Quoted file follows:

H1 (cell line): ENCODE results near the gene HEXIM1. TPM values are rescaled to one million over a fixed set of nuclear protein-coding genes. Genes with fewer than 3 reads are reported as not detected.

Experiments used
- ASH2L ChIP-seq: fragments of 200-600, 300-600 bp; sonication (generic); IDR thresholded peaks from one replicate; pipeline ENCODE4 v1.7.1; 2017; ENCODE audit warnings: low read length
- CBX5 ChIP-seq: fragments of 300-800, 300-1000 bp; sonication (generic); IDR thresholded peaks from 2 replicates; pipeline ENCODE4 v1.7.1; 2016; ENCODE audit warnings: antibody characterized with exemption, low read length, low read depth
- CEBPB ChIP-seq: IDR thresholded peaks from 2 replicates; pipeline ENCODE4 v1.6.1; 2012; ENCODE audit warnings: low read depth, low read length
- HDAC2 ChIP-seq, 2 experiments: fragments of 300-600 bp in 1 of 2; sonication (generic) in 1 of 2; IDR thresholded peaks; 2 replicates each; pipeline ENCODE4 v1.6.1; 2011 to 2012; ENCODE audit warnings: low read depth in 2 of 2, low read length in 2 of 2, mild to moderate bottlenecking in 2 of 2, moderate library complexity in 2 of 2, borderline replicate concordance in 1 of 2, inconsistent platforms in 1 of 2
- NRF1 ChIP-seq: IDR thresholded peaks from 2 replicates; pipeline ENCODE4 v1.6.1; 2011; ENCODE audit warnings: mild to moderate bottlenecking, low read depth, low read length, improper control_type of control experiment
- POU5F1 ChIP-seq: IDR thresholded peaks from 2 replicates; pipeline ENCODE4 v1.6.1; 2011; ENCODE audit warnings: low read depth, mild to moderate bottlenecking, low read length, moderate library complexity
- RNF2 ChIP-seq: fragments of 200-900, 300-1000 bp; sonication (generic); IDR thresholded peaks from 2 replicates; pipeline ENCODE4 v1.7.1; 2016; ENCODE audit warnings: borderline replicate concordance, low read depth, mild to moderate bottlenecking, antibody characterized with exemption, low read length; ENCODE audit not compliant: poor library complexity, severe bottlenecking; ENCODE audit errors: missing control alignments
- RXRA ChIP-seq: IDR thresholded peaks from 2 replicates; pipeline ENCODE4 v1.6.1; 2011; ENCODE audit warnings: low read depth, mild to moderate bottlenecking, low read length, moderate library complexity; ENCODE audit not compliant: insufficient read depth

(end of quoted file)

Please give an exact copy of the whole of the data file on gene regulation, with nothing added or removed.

H1 (cell line): ENCODE results near the gene HEXIM1. TPM values are rescaled to one million over a fixed set of nuclear protein-coding genes. Genes with fewer than 3 reads are reported as not detected.

Experiments used
- ASH2L ChIP-seq: fragments of 200-600, 300-600 bp; sonication (generic); IDR thresholded peaks from one replicate; pipeline ENCODE4 v1.7.1; 2017; ENCODE audit warnings: low read length
- CBX5 ChIP-seq: fragments of 300-800, 300-1000 bp; sonication (generic); IDR thresholded peaks from 2 replicates; pipeline ENCODE4 v1.7.1; 2016; ENCODE audit warnings: antibody characterized with exemption, low read length, low read depth
- CEBPB ChIP-seq: IDR thresholded peaks from 2 replicates; pipeline ENCODE4 v1.6.1; 2012; ENCODE audit warnings: low read depth, low read length
- HDAC2 ChIP-seq, 2 experiments: fragments of 300-600 bp in 1 of 2; sonication (generic) in 1 of 2; IDR thresholded peaks; 2 replicates each; pipeline ENCODE4 v1.6.1; 2011 to 2012; ENCODE audit warnings: low read depth in 2 of 2, low read length in 2 of 2, mild to moderate bottlenecking in 2 of 2, moderate library complexity in 2 of 2, borderline replicate concordance in 1 of 2, inconsistent platforms in 1 of 2
- NRF1 ChIP-seq: IDR thresholded peaks from 2 replicates; pipeline ENCODE4 v1.6.1; 2011; ENCODE audit warnings: mild to moderate bottlenecking, low read depth, low read length, improper control_type of control experiment
- POU5F1 ChIP-seq: IDR thresholded peaks from 2 replicates; pipeline ENCODE4 v1.6.1; 2011; ENCODE audit warnings: low read depth, mild to moderate bottlenecking, low read length, moderate library complexity
- RNF2 ChIP-seq: fragments of 200-900, 300-1000 bp; sonication (generic); IDR thresholded peaks from 2 replicates; pipeline ENCODE4 v1.7.1; 2016; ENCODE audit warnings: borderline replicate concordance, low read depth, mild to moderate bottlenecking, antibody characterized with exemption, low read length; ENCODE audit not compliant: poor library complexity, severe bottlenecking; ENCODE audit errors: missing control alignments
- RXRA ChIP-seq: IDR thresholded peaks from 2 replicates; pipeline ENCODE4 v1.6.1; 2011; ENCODE audit warnings: low read depth, mild to moderate bottlenecking, low read length, moderate library complexity; ENCODE audit not compliant: insufficient read depth